tvReview: No soggy bottoms, but plenty of other baking disasters on The Great Comic Relief Bake Off
Sport
Ashley Young celebrates the winner for Manchester United against Newcastle
footballNewcastle 0 Man United 1: Last minute strike seals precious victory
Life and Style
Tikka Masala has been overtaken by Jalfrezi as the nation's most popular curry
food + drink
Arts and Entertainment
Seth Rogan is one of America’s most famous pot smokers
filmAmy Pascal resigned after her personal emails were leaked following a cyber-attack sparked by the actor's film The Interview
News
Benjamin Netanyahu and his cartoon bomb – the Israeli PM shows his ‘evidence’
people
Arts and Entertainment
80s trailblazer: comedian Tracey Ullman
tv
News
i100
Life and Style
A statue of the Flemish geographer Gerard Kremer, Geradus Mercator (1512 - 1594) which was unveiled at the Geographical Congree at Anvers. He was the first person to use the word atlas to describe a book of maps.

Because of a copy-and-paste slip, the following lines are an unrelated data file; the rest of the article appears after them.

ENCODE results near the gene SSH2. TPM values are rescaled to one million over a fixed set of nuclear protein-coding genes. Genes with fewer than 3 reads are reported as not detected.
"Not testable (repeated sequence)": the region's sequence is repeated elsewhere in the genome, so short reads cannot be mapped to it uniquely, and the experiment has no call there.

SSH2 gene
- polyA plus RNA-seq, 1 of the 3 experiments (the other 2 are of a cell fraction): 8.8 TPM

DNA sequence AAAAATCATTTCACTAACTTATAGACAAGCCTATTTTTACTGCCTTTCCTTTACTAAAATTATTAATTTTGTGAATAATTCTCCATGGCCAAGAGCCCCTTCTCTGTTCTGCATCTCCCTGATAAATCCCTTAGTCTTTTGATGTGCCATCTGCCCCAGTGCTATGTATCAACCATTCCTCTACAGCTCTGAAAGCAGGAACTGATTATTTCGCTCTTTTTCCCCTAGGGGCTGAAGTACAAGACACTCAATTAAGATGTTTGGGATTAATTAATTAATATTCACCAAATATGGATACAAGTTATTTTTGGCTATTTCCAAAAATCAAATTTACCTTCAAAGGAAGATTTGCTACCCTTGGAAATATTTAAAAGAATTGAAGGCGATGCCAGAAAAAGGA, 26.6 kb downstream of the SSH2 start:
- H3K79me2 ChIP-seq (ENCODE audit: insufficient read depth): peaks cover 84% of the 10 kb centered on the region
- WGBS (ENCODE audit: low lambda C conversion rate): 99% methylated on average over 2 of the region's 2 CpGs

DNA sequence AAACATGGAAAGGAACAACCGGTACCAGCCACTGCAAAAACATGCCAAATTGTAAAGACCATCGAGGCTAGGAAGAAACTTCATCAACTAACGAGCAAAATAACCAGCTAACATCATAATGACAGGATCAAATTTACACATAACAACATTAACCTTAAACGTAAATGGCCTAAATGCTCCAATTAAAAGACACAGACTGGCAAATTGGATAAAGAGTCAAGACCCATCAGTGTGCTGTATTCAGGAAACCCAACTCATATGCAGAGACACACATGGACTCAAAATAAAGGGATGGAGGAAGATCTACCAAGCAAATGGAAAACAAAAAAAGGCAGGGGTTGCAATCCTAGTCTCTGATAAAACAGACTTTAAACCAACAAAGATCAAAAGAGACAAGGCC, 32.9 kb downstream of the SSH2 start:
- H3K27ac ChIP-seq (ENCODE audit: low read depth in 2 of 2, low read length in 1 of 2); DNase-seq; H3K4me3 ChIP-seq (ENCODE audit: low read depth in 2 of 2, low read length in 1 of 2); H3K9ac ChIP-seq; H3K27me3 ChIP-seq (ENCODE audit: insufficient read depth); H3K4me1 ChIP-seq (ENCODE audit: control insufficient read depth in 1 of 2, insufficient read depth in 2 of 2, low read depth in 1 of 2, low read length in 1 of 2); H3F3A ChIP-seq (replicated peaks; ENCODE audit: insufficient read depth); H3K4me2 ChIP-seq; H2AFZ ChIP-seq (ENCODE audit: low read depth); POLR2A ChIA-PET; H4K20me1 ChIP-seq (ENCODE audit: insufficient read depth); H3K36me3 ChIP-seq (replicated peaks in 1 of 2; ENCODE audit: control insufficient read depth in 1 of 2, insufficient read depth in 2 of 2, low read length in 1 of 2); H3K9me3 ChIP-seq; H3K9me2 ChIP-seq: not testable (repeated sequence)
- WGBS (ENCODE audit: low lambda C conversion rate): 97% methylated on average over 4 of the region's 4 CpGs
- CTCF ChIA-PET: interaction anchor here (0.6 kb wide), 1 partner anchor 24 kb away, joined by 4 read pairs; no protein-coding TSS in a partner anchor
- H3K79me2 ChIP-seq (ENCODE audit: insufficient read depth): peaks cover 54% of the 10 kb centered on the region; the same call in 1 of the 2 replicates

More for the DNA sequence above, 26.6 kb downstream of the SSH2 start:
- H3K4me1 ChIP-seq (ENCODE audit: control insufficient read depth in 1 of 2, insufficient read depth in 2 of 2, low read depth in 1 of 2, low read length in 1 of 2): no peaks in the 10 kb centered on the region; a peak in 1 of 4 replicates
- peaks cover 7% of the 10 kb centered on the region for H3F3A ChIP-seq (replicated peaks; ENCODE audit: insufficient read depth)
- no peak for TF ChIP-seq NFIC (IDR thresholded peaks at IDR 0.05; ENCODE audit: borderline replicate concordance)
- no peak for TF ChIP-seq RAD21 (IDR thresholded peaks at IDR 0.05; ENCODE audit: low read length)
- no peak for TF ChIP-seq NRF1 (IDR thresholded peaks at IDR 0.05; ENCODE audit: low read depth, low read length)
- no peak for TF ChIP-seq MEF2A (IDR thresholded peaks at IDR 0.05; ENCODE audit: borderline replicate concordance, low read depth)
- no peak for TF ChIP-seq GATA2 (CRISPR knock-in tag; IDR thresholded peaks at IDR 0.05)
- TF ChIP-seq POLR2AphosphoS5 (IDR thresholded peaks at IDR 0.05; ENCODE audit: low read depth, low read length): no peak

techThe 16th century cartographer created the atlas
Arts and Entertainment
Stephen Tompkinson is back as DCI Banks
tvReview: Episode one of the new series played it safe, but at least this drama has a winning formula
News
i100
Caption competition
Caption competition
Latest stories from i100
Daily Quiz
Independent Dating
and  

By clicking 'Search' you
are agreeing to our
Terms of Use.

Career Services
iJobs Job Widget
iJobs General

Recruitment Genius: UI / UX Designer

£25000 - £35000 per annum: Recruitment Genius: This firm are focussed on assis...

Recruitment Genius: General Processor

£7 per hour: Recruitment Genius: A vacancy has arisen for a General Processor ...

Recruitment Genius: Outbound Sales Executive - B2B

£18000 - £22000 per annum: Recruitment Genius: A great opportunity has arisen ...